It's not easy to find appropriate managed switch [..] I'm afraid it might lack some specific features. Usually it's Layer 2 switches, while there are some more VLAN features only on Layer 3.
ISPs generally use 802.1Q-tagged VLANs, and those are entirely layer-2. (Some switches support "Layer 3 VLANs" or "IP VLANs", but those are not the same thing as 802.1Q VLANs. You practically never need these features.)
As long as your switch declares 802.1Q VLAN support, it'll work... The real problem is that the router also needs decent 802.1Q support.
my main question is still if such switch would work in general, or if it's behind the router - router will trim "VLAN" data
VLANs are a layer 2 feature and work "under" IP – so they are terminated at the router just like real Ethernet connections would be. Each VLAN acts as a separate virtual interface, with its own IP subnet and routing.
(And just like real Ethernet connections, they can also be bridged; indeed your ISP router is most likely configured to bridge the IPTV VLAN 6 on both sides, while still routing between LAN and the Internet VLAN 2.)
So in your plan, it is not enough to just have a managed switch that'll untag/demultiplex the VLANs – the router needs to be able to (re-)tag them in the first place. In other words, your Asus must support 802.1Q VLANs on the LAN side, not only on the WAN side.
For example, to "transfer" IPTV VID 6 through a router, you'd (in generic terms):
- create a tagged VLAN 6 on the WAN side,
- create a tagged VLAN 6 on the LAN side,
- create a bridge between the two (WAN.6 ↔ LAN.6).
(Note 1: Doing the same for the Internet VID 2 makes no sense – you don't want your game console or random other devices to directly be "on the Internet"; you want them to be on your LAN first and go through the router for Internet access. Your LAN is not the same VID 2 as the Internet VLAN.)
have another much better router - Asus RT-AC68U (with Merlin firmware), so it's a shame I'm forced to use cheaper one provided by provider. I'm still trying to configure it [...] Seems like there is no easy option to configure Asus route like provider hacked their own routers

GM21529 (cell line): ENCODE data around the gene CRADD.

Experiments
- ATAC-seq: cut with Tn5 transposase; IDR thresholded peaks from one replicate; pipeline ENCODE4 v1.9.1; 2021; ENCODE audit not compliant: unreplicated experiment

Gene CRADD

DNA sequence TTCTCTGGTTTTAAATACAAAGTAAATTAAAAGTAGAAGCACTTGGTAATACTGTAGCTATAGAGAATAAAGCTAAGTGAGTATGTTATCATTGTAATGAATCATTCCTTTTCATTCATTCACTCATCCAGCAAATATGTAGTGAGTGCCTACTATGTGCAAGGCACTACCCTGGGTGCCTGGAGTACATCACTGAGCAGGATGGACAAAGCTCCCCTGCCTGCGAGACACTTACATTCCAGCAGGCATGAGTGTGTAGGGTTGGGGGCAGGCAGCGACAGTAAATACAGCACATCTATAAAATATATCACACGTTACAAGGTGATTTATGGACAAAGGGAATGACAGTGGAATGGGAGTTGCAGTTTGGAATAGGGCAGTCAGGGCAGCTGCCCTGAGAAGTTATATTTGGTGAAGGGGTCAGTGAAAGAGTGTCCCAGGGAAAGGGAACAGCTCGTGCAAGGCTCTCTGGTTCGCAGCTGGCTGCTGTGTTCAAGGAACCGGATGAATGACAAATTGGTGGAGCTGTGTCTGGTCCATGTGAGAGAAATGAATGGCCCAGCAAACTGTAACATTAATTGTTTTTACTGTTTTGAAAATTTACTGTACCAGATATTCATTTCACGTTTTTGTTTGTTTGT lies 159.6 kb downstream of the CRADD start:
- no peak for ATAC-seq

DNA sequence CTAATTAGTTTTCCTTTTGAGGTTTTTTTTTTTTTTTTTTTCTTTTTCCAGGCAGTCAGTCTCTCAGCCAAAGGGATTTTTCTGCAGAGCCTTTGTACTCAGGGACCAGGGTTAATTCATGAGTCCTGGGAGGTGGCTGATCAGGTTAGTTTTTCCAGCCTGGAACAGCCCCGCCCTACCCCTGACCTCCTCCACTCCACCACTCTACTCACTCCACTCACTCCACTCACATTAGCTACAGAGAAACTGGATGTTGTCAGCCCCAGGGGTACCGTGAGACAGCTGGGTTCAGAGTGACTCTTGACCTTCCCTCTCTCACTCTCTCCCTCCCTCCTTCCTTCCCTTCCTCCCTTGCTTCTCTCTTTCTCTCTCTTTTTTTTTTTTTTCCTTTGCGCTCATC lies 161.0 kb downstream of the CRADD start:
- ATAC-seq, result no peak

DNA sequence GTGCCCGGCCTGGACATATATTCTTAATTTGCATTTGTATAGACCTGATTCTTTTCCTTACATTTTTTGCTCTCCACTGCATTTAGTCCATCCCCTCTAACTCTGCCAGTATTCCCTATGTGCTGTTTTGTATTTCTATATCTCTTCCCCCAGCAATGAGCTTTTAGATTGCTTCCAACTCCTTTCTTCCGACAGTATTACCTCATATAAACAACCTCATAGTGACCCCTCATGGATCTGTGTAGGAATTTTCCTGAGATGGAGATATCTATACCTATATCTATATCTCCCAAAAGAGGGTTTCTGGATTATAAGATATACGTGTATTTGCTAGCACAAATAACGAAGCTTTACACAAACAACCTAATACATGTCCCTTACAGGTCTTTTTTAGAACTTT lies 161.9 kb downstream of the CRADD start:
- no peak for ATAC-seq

802.1Q VLAN tagging is actually a quite standard feature among higher-grade routers, so it's a shame the expensive Asus lacks features that a cheaper ISP device has. (Buy Mikrotik or Ubiquiti.)
On a less snarky note, I found a forum thread mentioning that 802.1Q tagging is in fact available on Merlin firmware, but only through SSH command-line and not through graphical interface.
So if that advice from 2014 is still valid, then you should be able to use
nvram to configure a LAN port with multiple 802.1Q VLANs on it.
However, if your router's firmware absolutely doesn't support 802.1Q on LAN ports, you can still achieve a similar result using port-based VLANs, which you mention that your Asus does support. But you will need some device which is able to tag/multiplex the VLANs onto one cable. That means buying a second switch and connecting them like this:
router switch 1 switch 2
port 1 (tagged 1+6) ======== port 1 (tagged 1+6)
port 1 (LAN) --- port 2 (untagged 1) port 2 (untagged 1) --- console
port 2 (IPTV) --- port 3 (untagged 6) port 3 (untagged 6) --- TV
A downside of this method is that you lose more ports on the router, but it is compensated by having a bunch of spare ports on switch 1 instead.
(Note 2: Yes, it is possible to bridge the physical LAN and WAN interfaces and get all VLANs passed through... but then the router will no longer act as a router. Remember note 1: Your LAN is not the same VID 2 as Internet VLAN.)